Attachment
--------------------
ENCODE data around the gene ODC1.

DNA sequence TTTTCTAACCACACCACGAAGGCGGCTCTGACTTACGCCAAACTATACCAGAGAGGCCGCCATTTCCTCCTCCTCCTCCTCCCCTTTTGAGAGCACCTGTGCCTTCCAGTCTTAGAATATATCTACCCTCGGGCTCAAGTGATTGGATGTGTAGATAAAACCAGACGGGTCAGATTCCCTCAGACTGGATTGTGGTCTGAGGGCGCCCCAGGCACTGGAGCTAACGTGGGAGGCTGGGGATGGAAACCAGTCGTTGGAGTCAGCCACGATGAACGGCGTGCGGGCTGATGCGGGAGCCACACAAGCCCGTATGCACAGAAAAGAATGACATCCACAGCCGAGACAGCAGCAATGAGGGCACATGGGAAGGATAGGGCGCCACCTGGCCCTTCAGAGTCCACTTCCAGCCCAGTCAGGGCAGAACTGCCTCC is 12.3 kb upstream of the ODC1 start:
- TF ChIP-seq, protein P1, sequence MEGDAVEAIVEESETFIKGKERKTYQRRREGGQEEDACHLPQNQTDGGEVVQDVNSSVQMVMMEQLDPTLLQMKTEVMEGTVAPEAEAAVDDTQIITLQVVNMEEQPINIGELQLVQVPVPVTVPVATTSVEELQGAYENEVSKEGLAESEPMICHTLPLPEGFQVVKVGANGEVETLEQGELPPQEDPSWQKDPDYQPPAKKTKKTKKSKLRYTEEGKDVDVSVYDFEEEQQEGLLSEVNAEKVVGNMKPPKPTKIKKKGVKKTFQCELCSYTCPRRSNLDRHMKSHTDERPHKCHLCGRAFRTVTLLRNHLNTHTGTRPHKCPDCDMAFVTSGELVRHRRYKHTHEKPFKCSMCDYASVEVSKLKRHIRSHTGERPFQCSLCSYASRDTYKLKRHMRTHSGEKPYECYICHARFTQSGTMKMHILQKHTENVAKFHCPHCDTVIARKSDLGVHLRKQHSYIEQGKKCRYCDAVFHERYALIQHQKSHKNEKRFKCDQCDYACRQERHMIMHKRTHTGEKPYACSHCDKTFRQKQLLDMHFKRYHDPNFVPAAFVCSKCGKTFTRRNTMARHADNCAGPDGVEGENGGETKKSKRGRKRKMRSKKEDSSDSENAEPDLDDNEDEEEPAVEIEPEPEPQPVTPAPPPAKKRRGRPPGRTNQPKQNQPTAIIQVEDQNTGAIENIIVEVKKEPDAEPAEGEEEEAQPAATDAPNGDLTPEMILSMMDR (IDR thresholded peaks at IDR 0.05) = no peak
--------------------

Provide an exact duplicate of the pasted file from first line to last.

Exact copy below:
ENCODE data around the gene ODC1.

DNA sequence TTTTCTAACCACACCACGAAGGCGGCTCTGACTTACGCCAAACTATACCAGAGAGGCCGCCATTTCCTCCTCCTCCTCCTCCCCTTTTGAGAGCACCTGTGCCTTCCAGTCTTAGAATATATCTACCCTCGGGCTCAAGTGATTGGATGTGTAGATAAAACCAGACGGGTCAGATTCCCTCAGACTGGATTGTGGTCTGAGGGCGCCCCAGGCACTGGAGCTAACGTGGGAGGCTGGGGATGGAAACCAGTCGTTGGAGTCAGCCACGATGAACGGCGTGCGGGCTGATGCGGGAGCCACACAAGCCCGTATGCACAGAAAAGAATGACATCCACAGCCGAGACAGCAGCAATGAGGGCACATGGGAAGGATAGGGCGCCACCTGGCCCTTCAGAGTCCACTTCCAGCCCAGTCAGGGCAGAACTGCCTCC is 12.3 kb upstream of the ODC1 start:
- TF ChIP-seq, protein P1, sequence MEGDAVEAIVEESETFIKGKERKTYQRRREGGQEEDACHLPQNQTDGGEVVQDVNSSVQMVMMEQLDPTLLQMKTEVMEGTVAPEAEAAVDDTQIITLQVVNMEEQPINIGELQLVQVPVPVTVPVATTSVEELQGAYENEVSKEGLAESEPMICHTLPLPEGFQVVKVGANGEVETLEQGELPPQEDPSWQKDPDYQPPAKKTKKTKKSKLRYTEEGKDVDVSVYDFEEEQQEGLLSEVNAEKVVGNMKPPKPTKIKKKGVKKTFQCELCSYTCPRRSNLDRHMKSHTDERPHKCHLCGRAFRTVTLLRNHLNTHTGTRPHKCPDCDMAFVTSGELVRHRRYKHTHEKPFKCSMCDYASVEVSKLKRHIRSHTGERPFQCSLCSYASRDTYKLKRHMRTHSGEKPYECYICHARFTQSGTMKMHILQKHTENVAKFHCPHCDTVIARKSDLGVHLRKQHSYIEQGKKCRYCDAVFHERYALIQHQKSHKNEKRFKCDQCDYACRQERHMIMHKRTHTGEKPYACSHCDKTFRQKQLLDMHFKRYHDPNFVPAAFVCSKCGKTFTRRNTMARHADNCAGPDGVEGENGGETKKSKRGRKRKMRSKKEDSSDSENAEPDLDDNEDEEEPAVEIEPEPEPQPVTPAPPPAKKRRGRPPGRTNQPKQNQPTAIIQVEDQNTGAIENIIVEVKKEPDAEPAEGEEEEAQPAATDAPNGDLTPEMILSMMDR (IDR thresholded peaks at IDR 0.05) = no peak